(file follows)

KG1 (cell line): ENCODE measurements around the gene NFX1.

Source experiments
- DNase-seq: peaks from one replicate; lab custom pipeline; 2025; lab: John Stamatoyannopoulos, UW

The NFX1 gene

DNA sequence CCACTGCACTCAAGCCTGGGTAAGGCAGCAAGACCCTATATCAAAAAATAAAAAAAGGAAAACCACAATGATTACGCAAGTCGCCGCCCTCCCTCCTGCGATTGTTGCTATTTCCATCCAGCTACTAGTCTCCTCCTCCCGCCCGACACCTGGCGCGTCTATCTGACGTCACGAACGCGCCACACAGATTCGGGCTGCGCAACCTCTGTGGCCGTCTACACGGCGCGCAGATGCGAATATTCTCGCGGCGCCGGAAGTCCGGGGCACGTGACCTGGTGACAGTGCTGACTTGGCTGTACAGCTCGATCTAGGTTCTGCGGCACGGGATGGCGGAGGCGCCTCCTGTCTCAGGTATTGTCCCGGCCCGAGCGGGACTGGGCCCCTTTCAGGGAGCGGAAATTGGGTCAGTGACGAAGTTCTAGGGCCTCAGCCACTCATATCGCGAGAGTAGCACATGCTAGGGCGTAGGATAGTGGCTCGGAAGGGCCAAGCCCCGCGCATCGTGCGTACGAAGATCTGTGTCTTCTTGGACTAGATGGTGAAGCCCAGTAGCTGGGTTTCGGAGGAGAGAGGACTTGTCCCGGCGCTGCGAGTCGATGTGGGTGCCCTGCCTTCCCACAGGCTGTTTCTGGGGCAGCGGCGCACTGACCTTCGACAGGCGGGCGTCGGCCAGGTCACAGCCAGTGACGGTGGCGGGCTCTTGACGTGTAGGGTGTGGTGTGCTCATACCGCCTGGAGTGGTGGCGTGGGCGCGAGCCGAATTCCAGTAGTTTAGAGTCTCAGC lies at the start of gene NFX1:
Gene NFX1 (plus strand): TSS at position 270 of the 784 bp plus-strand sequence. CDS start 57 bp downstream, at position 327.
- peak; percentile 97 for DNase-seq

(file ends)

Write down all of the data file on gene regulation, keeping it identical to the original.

KG1 (cell line): ENCODE measurements around the gene NFX1.

Source experiments
- DNase-seq: peaks from one replicate; lab custom pipeline; 2025; lab: John Stamatoyannopoulos, UW

The NFX1 gene

DNA sequence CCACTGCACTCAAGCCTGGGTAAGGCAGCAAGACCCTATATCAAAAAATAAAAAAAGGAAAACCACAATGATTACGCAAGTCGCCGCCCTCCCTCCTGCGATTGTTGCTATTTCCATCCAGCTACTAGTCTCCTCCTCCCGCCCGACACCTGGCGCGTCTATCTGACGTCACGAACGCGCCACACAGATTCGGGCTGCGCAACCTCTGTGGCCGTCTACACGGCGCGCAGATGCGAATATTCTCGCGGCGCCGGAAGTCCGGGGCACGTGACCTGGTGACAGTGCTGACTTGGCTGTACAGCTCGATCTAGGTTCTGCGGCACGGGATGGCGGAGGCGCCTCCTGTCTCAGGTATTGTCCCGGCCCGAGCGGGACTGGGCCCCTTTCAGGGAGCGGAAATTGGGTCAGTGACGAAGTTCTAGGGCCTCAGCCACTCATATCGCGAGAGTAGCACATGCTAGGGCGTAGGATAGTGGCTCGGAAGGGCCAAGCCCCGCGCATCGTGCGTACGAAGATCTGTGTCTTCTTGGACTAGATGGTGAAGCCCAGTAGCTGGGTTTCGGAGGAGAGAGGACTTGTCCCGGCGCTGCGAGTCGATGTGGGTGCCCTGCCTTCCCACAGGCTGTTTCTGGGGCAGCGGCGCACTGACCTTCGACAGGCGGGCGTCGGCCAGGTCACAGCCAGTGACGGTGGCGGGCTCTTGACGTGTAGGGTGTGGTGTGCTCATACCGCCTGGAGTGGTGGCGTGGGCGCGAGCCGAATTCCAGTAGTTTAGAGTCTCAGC lies at the start of gene NFX1:
Gene NFX1 (plus strand): TSS at position 270 of the 784 bp plus-strand sequence. CDS start 57 bp downstream, at position 327.
- peak; percentile 97 for DNase-seq